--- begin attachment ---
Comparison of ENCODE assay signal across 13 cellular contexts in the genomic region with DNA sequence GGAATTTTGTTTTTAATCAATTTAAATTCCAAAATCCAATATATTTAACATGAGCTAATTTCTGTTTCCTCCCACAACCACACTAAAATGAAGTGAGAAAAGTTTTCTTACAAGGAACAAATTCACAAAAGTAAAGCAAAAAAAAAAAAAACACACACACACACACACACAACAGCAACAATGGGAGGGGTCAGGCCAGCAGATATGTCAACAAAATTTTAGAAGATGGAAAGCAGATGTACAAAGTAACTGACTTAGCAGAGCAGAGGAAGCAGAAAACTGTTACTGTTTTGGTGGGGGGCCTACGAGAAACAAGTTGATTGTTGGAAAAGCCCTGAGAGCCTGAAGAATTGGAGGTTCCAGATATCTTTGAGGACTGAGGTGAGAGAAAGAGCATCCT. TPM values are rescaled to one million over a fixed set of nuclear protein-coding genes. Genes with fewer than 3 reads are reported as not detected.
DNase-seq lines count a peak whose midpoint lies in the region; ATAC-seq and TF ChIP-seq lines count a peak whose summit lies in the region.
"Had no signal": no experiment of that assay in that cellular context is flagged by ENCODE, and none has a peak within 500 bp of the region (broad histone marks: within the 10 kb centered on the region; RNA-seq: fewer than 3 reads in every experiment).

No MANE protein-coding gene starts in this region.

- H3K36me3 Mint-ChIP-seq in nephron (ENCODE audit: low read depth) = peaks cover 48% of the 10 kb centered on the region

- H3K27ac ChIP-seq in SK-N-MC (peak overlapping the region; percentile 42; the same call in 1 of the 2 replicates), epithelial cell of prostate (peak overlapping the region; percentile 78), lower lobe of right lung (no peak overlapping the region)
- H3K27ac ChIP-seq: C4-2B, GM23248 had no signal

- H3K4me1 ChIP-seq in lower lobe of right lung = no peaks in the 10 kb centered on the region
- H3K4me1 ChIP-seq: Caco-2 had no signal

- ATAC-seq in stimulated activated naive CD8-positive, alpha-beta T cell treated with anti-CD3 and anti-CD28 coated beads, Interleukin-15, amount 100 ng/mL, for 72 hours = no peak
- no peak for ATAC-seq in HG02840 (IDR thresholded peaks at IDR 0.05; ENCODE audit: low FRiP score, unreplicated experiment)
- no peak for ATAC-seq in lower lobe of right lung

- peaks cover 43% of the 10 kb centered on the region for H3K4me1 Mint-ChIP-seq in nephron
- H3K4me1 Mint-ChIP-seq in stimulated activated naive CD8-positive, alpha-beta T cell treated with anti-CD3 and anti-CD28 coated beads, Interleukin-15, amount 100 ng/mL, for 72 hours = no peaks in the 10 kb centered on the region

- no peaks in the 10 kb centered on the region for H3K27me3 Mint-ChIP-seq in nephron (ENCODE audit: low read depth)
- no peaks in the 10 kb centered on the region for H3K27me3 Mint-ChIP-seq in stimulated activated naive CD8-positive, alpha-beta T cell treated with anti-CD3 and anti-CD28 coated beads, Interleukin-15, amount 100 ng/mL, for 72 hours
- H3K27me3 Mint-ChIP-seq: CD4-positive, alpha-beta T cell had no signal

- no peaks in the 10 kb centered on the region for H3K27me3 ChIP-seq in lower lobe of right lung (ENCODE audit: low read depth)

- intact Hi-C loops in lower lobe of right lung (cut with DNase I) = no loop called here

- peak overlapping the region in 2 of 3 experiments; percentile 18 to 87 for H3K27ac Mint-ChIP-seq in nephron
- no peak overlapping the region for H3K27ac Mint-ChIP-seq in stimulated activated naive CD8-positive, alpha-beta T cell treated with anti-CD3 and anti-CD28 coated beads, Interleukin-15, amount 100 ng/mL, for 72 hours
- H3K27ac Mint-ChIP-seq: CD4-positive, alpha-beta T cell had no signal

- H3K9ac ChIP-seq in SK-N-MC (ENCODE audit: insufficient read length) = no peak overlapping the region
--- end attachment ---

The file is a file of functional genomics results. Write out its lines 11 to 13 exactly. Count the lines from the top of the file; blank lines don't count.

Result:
- no peak for ATAC-seq in HG02840 (IDR thresholded peaks at IDR 0.05; ENCODE audit: low FRiP score, unreplicated experiment)
- no peak for ATAC-seq in lower lobe of right lung

- peaks cover 43% of the 10 kb centered on the region for H3K4me1 Mint-ChIP-seq in nephron